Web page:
My thesis addresses the status of 'naturalizations' of intentionality and the recent debate about their importance. After formulating an account of scientific theory appraisal I argue, contrary to recent critics of naturalization, that there is a place for the use of 'interlevel' properties in assessing scientific theories, but that this takes a more modest form than that assumed by the physicalist proponents of naturalization. Although I argue that we should be agnostic about the truth of the physicalist account of scientific (...)
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  44. added 2017-01-29
    Realism and Explanatory Priority.John Wright - 1997
  45. added 2017-01-26
    Experimental Realism Reconsidered: How Inference to the Most Likely Cause Might Be Sound.Mauricio Suárez - 2008 - In Nancy Cartwright, Stephan Hartmann, Carl Hoefer & Luc Bovens (eds.), Nancy Cartwright’s Philosophy of Science. Routledge. pp. 137--63.
  46. added 2017-01-24
    Between Realism and Explanation: Mark Colyvan: An Introduction to the Philosophy of Mathematics. Cambridge: Cambridge University Press, 2012, X+224pp, £17.99 PB.Noah Friedman-Biglin - 2014 - Metascience 23 (2):269-271.
  47. added 2017-01-23
    Realism and Explanation.Chris Swoyer - 1983 - Philosophical Inquiry 5 (1):14-28.
  48. added 2017-01-22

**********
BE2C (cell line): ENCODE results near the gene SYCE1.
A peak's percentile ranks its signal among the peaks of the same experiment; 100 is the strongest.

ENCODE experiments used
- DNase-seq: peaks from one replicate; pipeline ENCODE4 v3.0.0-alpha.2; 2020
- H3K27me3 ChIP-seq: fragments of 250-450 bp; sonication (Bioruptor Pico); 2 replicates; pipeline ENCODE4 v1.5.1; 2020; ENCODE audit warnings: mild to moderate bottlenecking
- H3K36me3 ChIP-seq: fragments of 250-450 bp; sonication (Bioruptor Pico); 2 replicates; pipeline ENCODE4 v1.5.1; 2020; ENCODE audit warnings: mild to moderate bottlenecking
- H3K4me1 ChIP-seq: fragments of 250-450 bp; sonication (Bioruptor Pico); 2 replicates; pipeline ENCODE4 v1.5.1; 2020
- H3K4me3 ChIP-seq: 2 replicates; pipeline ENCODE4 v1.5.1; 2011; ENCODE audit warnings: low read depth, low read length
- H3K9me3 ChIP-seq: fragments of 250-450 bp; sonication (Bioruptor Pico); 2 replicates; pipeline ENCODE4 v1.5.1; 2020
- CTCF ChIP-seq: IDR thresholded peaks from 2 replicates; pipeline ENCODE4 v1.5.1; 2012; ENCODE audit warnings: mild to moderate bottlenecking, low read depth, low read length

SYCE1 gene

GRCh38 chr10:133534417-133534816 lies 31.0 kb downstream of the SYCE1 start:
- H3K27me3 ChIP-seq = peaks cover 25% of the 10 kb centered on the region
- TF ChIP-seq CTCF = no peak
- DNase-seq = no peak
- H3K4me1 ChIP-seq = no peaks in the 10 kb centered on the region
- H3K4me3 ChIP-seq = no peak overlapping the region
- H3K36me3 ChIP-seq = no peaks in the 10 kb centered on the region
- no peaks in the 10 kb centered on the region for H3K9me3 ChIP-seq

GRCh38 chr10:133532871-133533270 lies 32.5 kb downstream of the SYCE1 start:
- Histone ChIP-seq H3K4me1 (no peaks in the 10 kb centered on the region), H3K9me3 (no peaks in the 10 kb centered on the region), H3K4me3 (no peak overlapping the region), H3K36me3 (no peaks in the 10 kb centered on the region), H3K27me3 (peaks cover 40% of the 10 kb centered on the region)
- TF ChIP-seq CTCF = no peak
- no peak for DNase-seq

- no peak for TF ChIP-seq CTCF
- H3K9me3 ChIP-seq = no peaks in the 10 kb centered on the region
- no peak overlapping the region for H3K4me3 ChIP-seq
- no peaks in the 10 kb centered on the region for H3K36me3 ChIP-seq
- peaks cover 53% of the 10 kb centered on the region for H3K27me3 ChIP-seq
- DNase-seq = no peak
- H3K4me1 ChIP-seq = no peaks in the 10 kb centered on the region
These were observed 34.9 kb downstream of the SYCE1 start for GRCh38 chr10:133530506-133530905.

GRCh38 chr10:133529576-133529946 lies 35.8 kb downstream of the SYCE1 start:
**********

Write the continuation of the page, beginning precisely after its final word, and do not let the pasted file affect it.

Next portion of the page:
Scientific Realism and Explanation.Robert Almeder - 1989 - American Philosophical Quarterly 26 (3):173 - 185.
    Assuming for the sake of discussion that there is an external world, The "core" thesis of scientific realism is that some of our empirical beliefs (including the so-Called theoretical beliefs) succeed in correctly describing, In some important measure, The external world. Classical scientific realism also asserts that we are able to say justifiably just "which" of our beliefs so succeed in correctly describing the external world. This paper does not examine this last claim. Rather it seeks to defend the core (...)
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  49. added 2017-01-22
    Awareness and Inference: An Approach to Realism.Marten ten Hoor - 1936 - Journal of Philosophy 33 (22):589 - 596.
  50. added 2017-01-20
    Fictions, Inference and Realism.Mauricio Suárez - 2010 - In J. Woods (ed.), Fictions and Models: New Essays. Munich: Philosophia Verlag.
    Abstract: It is often assumed without argument that fictionalism in the philosophy of science contradicts scientific realism. This paper is a critical analysis of this assumption. The kind of fictionalism that is at present discussed in philosophy of science is characterised, and distinguished from fictionalism in other areas. A distinction is then drawn between forms of fictional representation, and two competing accounts of fiction in science are discussed. I then outline explicitly what I take to be the argument for the (...)